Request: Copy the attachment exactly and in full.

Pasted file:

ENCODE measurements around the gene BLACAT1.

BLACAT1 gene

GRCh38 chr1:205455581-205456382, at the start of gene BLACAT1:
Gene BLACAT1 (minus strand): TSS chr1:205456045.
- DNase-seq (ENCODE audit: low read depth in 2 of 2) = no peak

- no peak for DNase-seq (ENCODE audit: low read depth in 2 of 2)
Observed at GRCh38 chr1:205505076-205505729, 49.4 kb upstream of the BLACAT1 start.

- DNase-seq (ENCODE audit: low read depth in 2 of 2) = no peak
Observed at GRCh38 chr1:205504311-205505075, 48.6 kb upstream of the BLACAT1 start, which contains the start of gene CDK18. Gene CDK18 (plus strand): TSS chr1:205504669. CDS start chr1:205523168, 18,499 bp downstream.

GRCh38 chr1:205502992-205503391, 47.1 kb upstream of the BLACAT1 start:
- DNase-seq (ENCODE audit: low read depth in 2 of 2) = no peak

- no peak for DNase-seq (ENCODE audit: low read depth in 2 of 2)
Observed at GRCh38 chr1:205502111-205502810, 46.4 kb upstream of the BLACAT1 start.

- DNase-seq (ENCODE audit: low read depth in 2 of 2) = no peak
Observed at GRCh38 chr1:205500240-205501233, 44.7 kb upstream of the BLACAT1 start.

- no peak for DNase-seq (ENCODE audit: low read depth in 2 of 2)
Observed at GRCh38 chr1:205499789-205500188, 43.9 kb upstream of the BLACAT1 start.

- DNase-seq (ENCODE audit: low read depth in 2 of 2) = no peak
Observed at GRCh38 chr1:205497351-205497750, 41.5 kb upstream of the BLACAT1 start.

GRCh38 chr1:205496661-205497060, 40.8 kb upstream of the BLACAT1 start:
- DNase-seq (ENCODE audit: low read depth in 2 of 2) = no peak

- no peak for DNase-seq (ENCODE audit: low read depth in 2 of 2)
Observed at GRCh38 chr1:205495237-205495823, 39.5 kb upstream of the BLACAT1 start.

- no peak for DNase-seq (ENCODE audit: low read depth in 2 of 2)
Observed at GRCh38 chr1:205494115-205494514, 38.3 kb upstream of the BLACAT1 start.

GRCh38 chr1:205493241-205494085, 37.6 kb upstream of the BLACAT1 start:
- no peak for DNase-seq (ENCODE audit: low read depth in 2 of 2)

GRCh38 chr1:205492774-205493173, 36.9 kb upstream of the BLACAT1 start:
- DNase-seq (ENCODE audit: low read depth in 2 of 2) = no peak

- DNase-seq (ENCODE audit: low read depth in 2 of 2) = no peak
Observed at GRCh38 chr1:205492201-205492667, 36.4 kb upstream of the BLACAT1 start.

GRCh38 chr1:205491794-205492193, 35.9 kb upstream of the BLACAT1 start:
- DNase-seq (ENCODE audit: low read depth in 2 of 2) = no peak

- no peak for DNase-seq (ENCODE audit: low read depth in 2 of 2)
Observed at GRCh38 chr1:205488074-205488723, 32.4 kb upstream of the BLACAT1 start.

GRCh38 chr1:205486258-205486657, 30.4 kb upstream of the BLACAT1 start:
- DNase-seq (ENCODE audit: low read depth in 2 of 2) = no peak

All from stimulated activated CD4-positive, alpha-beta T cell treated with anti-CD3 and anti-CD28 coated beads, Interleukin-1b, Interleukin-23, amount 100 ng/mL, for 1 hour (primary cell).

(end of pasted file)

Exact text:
ENCODE measurements around the gene BLACAT1.

BLACAT1 gene

GRCh38 chr1:205455581-205456382, at the start of gene BLACAT1:
Gene BLACAT1 (minus strand): TSS chr1:205456045.
- DNase-seq (ENCODE audit: low read depth in 2 of 2) = no peak

- no peak for DNase-seq (ENCODE audit: low read depth in 2 of 2)
Observed at GRCh38 chr1:205505076-205505729, 49.4 kb upstream of the BLACAT1 start.

- DNase-seq (ENCODE audit: low read depth in 2 of 2) = no peak
Observed at GRCh38 chr1:205504311-205505075, 48.6 kb upstream of the BLACAT1 start, which contains the start of gene CDK18. Gene CDK18 (plus strand): TSS chr1:205504669. CDS start chr1:205523168, 18,499 bp downstream.

GRCh38 chr1:205502992-205503391, 47.1 kb upstream of the BLACAT1 start:
- DNase-seq (ENCODE audit: low read depth in 2 of 2) = no peak

- no peak for DNase-seq (ENCODE audit: low read depth in 2 of 2)
Observed at GRCh38 chr1:205502111-205502810, 46.4 kb upstream of the BLACAT1 start.

- DNase-seq (ENCODE audit: low read depth in 2 of 2) = no peak
Observed at GRCh38 chr1:205500240-205501233, 44.7 kb upstream of the BLACAT1 start.

- no peak for DNase-seq (ENCODE audit: low read depth in 2 of 2)
Observed at GRCh38 chr1:205499789-205500188, 43.9 kb upstream of the BLACAT1 start.

- DNase-seq (ENCODE audit: low read depth in 2 of 2) = no peak
Observed at GRCh38 chr1:205497351-205497750, 41.5 kb upstream of the BLACAT1 start.

GRCh38 chr1:205496661-205497060, 40.8 kb upstream of the BLACAT1 start:
- DNase-seq (ENCODE audit: low read depth in 2 of 2) = no peak

- no peak for DNase-seq (ENCODE audit: low read depth in 2 of 2)
Observed at GRCh38 chr1:205495237-205495823, 39.5 kb upstream of the BLACAT1 start.

- no peak for DNase-seq (ENCODE audit: low read depth in 2 of 2)
Observed at GRCh38 chr1:205494115-205494514, 38.3 kb upstream of the BLACAT1 start.

GRCh38 chr1:205493241-205494085, 37.6 kb upstream of the BLACAT1 start:
- no peak for DNase-seq (ENCODE audit: low read depth in 2 of 2)

GRCh38 chr1:205492774-205493173, 36.9 kb upstream of the BLACAT1 start:
- DNase-seq (ENCODE audit: low read depth in 2 of 2) = no peak

- DNase-seq (ENCODE audit: low read depth in 2 of 2) = no peak
Observed at GRCh38 chr1:205492201-205492667, 36.4 kb upstream of the BLACAT1 start.

GRCh38 chr1:205491794-205492193, 35.9 kb upstream of the BLACAT1 start:
- DNase-seq (ENCODE audit: low read depth in 2 of 2) = no peak

- no peak for DNase-seq (ENCODE audit: low read depth in 2 of 2)
Observed at GRCh38 chr1:205488074-205488723, 32.4 kb upstream of the BLACAT1 start.

GRCh38 chr1:205486258-205486657, 30.4 kb upstream of the BLACAT1 start:
- DNase-seq (ENCODE audit: low read depth in 2 of 2) = no peak

All from stimulated activated CD4-positive, alpha-beta T cell treated with anti-CD3 and anti-CD28 coated beads, Interleukin-1b, Interleukin-23, amount 100 ng/mL, for 1 hour (primary cell).